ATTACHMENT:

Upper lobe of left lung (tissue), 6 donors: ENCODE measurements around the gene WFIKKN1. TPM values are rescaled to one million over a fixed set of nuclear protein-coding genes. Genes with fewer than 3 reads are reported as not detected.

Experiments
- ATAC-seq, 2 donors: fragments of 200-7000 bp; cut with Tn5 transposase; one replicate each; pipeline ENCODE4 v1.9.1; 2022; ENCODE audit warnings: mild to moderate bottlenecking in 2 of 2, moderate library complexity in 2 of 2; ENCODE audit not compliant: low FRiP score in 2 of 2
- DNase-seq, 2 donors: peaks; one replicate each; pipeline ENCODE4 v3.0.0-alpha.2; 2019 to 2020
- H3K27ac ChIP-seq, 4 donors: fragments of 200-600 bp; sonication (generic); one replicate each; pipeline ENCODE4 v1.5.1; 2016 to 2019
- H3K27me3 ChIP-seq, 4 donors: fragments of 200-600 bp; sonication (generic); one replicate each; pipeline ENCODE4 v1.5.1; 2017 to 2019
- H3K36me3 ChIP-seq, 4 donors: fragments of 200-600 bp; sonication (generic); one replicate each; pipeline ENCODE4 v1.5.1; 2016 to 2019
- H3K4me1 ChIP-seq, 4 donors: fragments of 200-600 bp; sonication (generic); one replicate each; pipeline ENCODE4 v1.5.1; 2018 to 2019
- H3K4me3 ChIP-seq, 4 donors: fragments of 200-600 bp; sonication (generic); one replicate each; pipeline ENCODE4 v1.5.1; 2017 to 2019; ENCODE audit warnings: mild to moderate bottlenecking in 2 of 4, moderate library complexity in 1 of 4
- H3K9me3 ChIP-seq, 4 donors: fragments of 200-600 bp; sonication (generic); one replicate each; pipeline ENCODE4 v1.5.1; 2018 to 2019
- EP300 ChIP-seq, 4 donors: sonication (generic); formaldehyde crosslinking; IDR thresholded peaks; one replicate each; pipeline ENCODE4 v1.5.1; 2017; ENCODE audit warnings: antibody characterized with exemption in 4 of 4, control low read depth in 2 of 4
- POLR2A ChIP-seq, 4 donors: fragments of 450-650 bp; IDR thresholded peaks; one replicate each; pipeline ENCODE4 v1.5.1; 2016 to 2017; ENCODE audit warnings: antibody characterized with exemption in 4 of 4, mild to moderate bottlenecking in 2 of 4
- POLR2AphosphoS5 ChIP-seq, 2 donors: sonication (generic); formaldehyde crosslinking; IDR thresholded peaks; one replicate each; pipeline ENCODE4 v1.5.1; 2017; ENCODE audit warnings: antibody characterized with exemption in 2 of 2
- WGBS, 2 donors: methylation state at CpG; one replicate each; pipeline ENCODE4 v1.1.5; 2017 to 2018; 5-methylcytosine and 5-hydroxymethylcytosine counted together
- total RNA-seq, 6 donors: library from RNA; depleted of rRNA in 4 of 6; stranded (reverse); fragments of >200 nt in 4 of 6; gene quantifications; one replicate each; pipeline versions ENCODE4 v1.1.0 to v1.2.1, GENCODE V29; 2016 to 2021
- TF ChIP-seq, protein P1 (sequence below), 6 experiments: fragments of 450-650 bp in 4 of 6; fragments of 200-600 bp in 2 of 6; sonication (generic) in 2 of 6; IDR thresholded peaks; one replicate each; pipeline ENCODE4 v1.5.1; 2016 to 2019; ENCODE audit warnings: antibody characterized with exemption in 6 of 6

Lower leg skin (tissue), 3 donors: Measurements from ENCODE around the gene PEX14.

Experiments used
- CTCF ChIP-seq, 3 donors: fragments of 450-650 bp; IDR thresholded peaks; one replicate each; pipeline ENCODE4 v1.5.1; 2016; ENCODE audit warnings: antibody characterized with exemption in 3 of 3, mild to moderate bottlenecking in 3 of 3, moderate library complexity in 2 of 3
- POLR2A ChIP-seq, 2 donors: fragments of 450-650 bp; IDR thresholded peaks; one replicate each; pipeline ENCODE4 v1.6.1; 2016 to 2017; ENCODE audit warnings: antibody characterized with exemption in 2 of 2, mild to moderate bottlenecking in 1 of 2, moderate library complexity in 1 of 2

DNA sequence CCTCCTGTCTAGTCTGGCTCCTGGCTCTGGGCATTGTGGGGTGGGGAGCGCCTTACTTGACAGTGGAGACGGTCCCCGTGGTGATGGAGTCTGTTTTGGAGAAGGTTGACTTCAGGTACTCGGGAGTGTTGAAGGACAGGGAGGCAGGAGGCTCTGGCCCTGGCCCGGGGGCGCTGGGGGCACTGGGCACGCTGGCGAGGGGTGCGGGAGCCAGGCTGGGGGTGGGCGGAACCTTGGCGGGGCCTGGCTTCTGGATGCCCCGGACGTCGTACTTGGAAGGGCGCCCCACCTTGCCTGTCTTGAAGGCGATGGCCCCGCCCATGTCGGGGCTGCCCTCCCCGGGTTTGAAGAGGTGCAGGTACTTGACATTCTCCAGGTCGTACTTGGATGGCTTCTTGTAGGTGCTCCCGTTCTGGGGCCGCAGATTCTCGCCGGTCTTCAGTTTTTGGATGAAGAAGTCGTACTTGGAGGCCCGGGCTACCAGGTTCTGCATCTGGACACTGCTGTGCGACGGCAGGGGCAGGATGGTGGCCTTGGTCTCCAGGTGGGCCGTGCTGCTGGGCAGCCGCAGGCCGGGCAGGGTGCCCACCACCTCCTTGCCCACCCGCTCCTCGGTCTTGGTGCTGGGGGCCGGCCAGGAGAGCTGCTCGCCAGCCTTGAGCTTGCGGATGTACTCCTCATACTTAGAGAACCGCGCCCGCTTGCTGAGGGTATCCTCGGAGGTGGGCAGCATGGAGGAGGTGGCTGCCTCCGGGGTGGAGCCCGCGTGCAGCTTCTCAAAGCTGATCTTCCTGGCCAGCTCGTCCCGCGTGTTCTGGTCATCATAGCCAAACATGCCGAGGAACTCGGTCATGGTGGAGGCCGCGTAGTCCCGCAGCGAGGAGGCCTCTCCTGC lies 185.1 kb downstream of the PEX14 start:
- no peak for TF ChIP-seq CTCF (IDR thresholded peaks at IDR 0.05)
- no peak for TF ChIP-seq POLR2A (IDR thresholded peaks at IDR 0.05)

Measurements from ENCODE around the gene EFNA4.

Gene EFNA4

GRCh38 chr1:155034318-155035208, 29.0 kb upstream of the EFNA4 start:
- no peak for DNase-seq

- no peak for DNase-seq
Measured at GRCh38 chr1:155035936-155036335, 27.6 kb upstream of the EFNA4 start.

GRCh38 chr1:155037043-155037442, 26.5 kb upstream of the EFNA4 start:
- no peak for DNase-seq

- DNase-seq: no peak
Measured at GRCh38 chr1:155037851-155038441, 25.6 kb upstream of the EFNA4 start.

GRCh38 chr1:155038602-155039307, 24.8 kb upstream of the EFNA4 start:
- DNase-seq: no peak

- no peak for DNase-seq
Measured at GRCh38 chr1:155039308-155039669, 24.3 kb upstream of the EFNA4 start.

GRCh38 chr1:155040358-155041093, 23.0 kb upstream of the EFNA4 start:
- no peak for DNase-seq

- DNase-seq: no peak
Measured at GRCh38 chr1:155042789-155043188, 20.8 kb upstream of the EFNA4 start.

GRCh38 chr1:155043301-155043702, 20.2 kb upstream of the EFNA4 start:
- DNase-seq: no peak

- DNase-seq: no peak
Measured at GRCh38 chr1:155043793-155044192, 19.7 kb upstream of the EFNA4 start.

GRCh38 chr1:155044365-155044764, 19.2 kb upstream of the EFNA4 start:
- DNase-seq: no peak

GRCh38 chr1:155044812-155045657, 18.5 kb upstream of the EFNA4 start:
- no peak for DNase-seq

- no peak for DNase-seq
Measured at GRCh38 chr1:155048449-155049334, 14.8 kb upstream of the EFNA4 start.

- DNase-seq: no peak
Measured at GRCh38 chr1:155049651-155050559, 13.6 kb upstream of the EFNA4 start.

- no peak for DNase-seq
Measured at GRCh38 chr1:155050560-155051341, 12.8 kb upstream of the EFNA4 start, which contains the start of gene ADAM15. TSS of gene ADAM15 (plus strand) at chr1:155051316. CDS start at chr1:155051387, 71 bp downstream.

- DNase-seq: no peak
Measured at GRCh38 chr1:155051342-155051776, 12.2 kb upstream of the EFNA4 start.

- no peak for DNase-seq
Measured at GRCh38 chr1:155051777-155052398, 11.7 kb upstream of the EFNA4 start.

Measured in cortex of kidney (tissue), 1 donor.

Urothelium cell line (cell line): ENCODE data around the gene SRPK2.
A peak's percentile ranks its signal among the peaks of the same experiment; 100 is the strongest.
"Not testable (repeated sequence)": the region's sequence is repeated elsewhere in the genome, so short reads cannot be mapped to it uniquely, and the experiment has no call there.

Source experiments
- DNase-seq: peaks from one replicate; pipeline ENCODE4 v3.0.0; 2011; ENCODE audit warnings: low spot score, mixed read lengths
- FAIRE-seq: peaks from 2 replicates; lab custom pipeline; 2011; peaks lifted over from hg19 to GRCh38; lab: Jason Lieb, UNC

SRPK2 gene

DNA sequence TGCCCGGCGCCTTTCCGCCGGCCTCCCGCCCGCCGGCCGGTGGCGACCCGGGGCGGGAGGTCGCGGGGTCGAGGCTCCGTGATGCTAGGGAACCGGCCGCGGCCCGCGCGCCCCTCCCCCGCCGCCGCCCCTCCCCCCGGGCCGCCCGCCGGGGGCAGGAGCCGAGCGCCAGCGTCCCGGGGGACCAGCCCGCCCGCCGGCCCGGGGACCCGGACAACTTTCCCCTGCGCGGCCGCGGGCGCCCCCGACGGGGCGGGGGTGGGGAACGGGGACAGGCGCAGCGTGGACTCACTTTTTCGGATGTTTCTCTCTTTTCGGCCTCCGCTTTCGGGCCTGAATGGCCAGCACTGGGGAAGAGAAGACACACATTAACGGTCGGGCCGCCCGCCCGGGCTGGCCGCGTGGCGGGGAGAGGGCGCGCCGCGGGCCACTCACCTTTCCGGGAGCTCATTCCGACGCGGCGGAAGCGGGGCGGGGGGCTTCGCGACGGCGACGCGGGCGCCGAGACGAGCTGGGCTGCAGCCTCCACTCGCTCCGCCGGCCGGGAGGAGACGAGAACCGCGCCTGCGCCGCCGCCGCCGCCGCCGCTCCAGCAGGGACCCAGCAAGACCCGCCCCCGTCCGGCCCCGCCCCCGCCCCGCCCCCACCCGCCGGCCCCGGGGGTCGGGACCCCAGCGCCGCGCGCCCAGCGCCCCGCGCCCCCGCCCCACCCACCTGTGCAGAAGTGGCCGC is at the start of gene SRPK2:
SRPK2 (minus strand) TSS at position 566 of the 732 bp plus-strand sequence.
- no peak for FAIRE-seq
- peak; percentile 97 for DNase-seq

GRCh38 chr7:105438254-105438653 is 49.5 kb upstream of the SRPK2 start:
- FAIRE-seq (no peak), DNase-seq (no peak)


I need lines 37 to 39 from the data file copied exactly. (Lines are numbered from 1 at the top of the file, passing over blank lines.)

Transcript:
Measured at GRCh38 chr1:155039308-155039669, 24.3 kb upstream of the EFNA4 start.

GRCh38 chr1:155040358-155041093, 23.0 kb upstream of the EFNA4 start:
- no peak for DNase-seq